The United States has reached some lofty, progressive goals in its time. Missions to the moon and the development and evolution of the Internet prove that over time, efforts made towards even the largest of accomplishments are worthwhile ventures. What’s the next big thing? Going green with energy management and building automation.
Most buildings do not reach their building energy efficiency potential. Structures that can last beyond a century are being designed in ways that will doom their energy performance for decades. By improving building codes, energy-saving features will become common practice, and expenses on energy will decrease sufficiently.
The process starts out small, beginning with improved insulation measures, higher specifications for air quality monitoring and control, HVAC equipment, energy-efficient lighting control and elevator technology and elevator access control, better windows and options for renewable resources like solar panels.
One of the most effective ways to decrease carbon dioxide emissions involves building automation. Although only used by employees on average between the hours of 8am and 5pm, buildings generate 40% of carbon dioxide emissions in the United States. Until or unless a dramatic improvement is made in building energy, our society will not succeed at combating climate change.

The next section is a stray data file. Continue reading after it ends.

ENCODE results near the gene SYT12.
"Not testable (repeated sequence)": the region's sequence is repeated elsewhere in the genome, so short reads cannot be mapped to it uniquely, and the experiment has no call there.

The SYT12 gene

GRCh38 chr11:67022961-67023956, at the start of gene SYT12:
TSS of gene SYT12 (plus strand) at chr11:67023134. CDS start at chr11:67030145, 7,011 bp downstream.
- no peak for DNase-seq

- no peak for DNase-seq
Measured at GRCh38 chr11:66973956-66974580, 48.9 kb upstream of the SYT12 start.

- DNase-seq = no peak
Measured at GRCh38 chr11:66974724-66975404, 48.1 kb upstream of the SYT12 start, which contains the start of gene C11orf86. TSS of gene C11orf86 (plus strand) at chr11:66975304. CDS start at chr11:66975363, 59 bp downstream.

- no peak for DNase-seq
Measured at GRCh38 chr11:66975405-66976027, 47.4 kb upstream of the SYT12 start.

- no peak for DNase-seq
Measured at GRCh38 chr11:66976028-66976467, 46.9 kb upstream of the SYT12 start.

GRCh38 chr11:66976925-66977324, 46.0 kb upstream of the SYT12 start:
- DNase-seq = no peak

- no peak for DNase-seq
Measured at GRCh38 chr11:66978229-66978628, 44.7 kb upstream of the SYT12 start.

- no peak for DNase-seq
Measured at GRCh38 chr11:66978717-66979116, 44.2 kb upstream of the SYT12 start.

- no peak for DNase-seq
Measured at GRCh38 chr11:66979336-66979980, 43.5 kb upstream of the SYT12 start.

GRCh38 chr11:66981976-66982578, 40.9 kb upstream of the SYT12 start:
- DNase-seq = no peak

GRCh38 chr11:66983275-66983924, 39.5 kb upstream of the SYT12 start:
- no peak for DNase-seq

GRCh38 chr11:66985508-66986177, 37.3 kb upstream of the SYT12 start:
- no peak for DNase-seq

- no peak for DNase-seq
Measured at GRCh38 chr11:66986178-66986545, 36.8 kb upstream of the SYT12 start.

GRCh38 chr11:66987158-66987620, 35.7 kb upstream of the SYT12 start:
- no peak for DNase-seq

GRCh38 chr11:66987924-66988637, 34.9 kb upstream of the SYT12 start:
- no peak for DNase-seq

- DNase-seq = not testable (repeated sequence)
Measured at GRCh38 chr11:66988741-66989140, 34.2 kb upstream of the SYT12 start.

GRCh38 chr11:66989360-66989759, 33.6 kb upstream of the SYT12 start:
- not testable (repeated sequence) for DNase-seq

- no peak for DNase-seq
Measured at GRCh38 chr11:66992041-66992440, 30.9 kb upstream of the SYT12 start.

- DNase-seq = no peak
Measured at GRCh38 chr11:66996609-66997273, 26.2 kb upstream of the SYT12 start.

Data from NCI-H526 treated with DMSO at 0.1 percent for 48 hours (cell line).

By addressing building codes that govern how buildings are designed and constructed, energy building codes can play a major role in the green revolution. The International Code Council (ICC) releases an updated building energy management code every three years to the world. States and local jurisdictions adopt those model codes or use them as guidelines in local code developments.
Codes for 2012 propose changes that would result in commercial buildings that are up to 30% more efficient than today’s standards. Creating minimum standards at this level of efficiency is imperative, practical and feasible. Though it’s three years away, we can expect to see progress in the meantime.